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Bionomics: Vernon Lyman Kellogg and the Defense of Darwinism

Mark A. Largent
Journal of the History of Biology
Vol. 32, No. 3 (Winter, 1999), pp. 465-488
Published by: Springer
Stable URL: http://www.jstor.org/stable/4331546
Page Count: 24
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Abstract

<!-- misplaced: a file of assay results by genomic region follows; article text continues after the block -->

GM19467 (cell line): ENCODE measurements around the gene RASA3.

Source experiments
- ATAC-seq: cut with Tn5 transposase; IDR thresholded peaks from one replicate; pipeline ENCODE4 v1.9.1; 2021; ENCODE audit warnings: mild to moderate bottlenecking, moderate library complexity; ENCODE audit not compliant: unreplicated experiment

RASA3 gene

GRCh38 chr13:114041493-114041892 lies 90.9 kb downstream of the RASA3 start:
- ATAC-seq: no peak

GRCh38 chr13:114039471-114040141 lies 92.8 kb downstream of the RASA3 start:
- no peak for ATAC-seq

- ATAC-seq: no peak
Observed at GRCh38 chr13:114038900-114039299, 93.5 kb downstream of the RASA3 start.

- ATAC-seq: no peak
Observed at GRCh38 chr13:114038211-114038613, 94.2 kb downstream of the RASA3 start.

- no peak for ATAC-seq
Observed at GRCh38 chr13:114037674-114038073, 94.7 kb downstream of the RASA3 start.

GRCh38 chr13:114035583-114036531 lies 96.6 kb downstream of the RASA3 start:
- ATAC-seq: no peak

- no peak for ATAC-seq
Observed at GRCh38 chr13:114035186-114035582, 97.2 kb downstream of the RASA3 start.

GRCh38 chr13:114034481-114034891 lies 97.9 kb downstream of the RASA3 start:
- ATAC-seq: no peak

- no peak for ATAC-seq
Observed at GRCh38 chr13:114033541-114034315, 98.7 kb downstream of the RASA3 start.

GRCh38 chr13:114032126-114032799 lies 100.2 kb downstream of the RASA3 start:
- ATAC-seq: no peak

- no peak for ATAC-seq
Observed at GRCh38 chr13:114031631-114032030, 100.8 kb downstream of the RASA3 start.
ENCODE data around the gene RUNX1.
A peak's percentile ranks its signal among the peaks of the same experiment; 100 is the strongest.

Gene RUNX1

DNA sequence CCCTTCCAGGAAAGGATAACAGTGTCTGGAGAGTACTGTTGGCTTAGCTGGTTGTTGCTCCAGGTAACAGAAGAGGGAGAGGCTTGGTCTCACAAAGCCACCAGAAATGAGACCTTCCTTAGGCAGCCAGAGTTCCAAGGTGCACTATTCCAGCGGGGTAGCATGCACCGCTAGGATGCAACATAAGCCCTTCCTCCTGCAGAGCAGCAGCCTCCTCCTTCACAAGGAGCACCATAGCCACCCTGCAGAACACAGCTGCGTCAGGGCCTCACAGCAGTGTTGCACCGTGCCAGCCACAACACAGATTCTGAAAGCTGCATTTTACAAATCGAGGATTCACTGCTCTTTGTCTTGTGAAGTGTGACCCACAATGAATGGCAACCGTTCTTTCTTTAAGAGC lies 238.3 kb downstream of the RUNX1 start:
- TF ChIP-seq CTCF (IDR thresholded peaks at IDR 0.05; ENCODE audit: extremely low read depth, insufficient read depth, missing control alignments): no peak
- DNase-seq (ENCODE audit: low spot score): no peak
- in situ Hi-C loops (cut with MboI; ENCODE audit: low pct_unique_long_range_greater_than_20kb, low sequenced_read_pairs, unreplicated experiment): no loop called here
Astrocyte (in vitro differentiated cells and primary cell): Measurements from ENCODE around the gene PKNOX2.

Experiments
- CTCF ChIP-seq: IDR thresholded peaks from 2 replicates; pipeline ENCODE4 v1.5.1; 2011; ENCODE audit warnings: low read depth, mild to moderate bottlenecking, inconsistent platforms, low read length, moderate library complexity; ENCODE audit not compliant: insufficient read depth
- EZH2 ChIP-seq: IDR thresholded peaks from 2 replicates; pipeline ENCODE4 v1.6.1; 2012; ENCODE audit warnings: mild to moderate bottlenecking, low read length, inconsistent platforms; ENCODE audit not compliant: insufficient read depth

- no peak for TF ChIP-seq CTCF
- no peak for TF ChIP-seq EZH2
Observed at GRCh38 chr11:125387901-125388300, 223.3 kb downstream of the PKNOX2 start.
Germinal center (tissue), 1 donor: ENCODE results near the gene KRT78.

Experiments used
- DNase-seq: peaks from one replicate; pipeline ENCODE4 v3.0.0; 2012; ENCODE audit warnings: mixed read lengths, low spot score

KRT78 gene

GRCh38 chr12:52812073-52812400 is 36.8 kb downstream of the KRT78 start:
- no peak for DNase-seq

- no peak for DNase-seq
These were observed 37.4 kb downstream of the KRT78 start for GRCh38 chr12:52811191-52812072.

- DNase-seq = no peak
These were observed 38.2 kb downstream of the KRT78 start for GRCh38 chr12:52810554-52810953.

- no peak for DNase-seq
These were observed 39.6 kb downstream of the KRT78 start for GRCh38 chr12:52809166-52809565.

Bionomics was a research approach invented by British biological scientists in the late nineteenth century and adopted by the American entomologist and evolutionist Vernon Lyman Kellogg in the early twentieth century. Kellogg hoped to use bionomics, which was the controlled observation and experimentation of organisms within settings that approximated their natural environments, to overcome the percieved weaknesses in the Darwinian natural selection theory. To this end, he established a bionomics laboratory at Stanford University, widely published results from his bionomic investigations, and encouraged other biological researchers to adopt bionomics.

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